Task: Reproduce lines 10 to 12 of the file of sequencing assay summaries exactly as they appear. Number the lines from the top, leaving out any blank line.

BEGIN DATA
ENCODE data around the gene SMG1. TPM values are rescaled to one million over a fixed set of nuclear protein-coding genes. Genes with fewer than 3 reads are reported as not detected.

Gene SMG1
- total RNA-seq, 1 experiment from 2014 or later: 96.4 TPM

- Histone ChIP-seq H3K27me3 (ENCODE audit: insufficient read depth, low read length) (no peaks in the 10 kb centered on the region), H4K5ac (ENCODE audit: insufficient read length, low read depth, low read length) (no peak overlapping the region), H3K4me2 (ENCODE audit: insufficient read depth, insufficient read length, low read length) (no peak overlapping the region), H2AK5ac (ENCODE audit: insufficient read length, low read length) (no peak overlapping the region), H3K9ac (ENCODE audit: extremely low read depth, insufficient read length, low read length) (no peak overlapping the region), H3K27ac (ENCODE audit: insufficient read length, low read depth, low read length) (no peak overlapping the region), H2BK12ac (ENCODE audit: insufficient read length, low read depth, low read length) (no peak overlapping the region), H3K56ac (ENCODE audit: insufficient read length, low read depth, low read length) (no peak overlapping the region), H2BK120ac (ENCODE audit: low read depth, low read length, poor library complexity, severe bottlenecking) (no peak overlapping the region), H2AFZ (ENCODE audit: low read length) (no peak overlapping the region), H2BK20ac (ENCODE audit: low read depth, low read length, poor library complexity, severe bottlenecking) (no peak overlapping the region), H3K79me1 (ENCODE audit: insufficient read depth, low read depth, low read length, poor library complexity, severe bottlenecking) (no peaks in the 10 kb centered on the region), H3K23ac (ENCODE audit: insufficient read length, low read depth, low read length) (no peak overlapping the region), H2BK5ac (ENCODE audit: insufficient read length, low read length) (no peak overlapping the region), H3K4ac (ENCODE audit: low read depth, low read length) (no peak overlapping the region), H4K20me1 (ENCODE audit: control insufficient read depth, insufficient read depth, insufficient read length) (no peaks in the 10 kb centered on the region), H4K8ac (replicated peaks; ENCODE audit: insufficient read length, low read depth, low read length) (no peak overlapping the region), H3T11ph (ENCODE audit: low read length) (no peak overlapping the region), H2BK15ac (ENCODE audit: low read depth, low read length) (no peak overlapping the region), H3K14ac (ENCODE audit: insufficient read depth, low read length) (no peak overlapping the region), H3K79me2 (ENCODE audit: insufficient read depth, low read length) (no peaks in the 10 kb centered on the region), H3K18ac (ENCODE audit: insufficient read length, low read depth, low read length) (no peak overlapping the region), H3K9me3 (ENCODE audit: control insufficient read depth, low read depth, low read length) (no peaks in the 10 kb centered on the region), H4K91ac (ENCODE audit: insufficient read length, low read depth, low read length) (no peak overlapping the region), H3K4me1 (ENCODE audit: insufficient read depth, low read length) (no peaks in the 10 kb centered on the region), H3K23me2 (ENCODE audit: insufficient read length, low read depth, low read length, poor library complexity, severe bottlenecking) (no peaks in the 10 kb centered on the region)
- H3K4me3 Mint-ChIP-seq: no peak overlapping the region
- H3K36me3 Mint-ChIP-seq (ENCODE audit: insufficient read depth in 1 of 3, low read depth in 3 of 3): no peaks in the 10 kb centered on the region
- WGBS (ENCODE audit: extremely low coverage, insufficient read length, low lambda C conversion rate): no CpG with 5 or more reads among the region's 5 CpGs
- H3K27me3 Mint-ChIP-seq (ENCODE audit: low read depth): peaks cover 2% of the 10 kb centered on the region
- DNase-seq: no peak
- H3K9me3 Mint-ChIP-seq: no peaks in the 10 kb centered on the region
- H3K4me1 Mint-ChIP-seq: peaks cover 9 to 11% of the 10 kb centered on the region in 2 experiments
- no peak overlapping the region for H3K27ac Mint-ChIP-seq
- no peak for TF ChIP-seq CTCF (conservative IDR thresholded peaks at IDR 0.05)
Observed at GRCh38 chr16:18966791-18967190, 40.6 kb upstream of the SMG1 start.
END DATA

- H3K9me3 Mint-ChIP-seq: no peaks in the 10 kb centered on the region
- H3K4me1 Mint-ChIP-seq: peaks cover 9 to 11% of the 10 kb centered on the region in 2 experiments
- no peak overlapping the region for H3K27ac Mint-ChIP-seq